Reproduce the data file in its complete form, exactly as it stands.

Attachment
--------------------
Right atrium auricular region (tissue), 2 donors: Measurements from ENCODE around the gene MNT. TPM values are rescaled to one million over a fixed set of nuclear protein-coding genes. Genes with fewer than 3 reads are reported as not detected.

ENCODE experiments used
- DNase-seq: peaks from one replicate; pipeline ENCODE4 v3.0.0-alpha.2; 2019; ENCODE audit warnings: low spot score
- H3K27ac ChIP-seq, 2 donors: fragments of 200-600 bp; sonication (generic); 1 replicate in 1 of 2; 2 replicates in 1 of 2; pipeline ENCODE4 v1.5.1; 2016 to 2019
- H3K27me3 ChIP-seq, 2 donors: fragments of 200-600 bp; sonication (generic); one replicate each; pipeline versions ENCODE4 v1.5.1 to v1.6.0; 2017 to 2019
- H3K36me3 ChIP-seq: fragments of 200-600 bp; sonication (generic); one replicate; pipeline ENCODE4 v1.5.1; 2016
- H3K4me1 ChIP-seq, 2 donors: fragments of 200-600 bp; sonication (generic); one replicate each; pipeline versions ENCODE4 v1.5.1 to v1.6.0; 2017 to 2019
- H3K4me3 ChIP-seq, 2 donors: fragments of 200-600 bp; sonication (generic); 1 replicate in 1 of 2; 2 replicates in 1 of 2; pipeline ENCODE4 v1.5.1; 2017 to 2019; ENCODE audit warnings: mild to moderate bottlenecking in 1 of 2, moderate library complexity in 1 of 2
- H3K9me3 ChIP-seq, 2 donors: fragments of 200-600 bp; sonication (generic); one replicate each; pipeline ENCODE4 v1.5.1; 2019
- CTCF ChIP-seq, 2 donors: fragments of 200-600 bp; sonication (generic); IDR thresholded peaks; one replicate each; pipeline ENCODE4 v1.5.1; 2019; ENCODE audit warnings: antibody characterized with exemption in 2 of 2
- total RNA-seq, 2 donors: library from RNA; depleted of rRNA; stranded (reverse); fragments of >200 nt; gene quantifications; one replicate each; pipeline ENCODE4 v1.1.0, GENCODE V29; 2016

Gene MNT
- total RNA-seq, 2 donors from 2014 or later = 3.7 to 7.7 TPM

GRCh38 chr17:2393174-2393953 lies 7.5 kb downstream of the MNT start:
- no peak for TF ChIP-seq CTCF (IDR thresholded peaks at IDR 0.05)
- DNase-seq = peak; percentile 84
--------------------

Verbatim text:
Right atrium auricular region (tissue), 2 donors: Measurements from ENCODE around the gene MNT. TPM values are rescaled to one million over a fixed set of nuclear protein-coding genes. Genes with fewer than 3 reads are reported as not detected.

ENCODE experiments used
- DNase-seq: peaks from one replicate; pipeline ENCODE4 v3.0.0-alpha.2; 2019; ENCODE audit warnings: low spot score
- H3K27ac ChIP-seq, 2 donors: fragments of 200-600 bp; sonication (generic); 1 replicate in 1 of 2; 2 replicates in 1 of 2; pipeline ENCODE4 v1.5.1; 2016 to 2019
- H3K27me3 ChIP-seq, 2 donors: fragments of 200-600 bp; sonication (generic); one replicate each; pipeline versions ENCODE4 v1.5.1 to v1.6.0; 2017 to 2019
- H3K36me3 ChIP-seq: fragments of 200-600 bp; sonication (generic); one replicate; pipeline ENCODE4 v1.5.1; 2016
- H3K4me1 ChIP-seq, 2 donors: fragments of 200-600 bp; sonication (generic); one replicate each; pipeline versions ENCODE4 v1.5.1 to v1.6.0; 2017 to 2019
- H3K4me3 ChIP-seq, 2 donors: fragments of 200-600 bp; sonication (generic); 1 replicate in 1 of 2; 2 replicates in 1 of 2; pipeline ENCODE4 v1.5.1; 2017 to 2019; ENCODE audit warnings: mild to moderate bottlenecking in 1 of 2, moderate library complexity in 1 of 2
- H3K9me3 ChIP-seq, 2 donors: fragments of 200-600 bp; sonication (generic); one replicate each; pipeline ENCODE4 v1.5.1; 2019
- CTCF ChIP-seq, 2 donors: fragments of 200-600 bp; sonication (generic); IDR thresholded peaks; one replicate each; pipeline ENCODE4 v1.5.1; 2019; ENCODE audit warnings: antibody characterized with exemption in 2 of 2
- total RNA-seq, 2 donors: library from RNA; depleted of rRNA; stranded (reverse); fragments of >200 nt; gene quantifications; one replicate each; pipeline ENCODE4 v1.1.0, GENCODE V29; 2016

Gene MNT
- total RNA-seq, 2 donors from 2014 or later = 3.7 to 7.7 TPM

GRCh38 chr17:2393174-2393953 lies 7.5 kb downstream of the MNT start:
- no peak for TF ChIP-seq CTCF (IDR thresholded peaks at IDR 0.05)
- DNase-seq = peak; percentile 84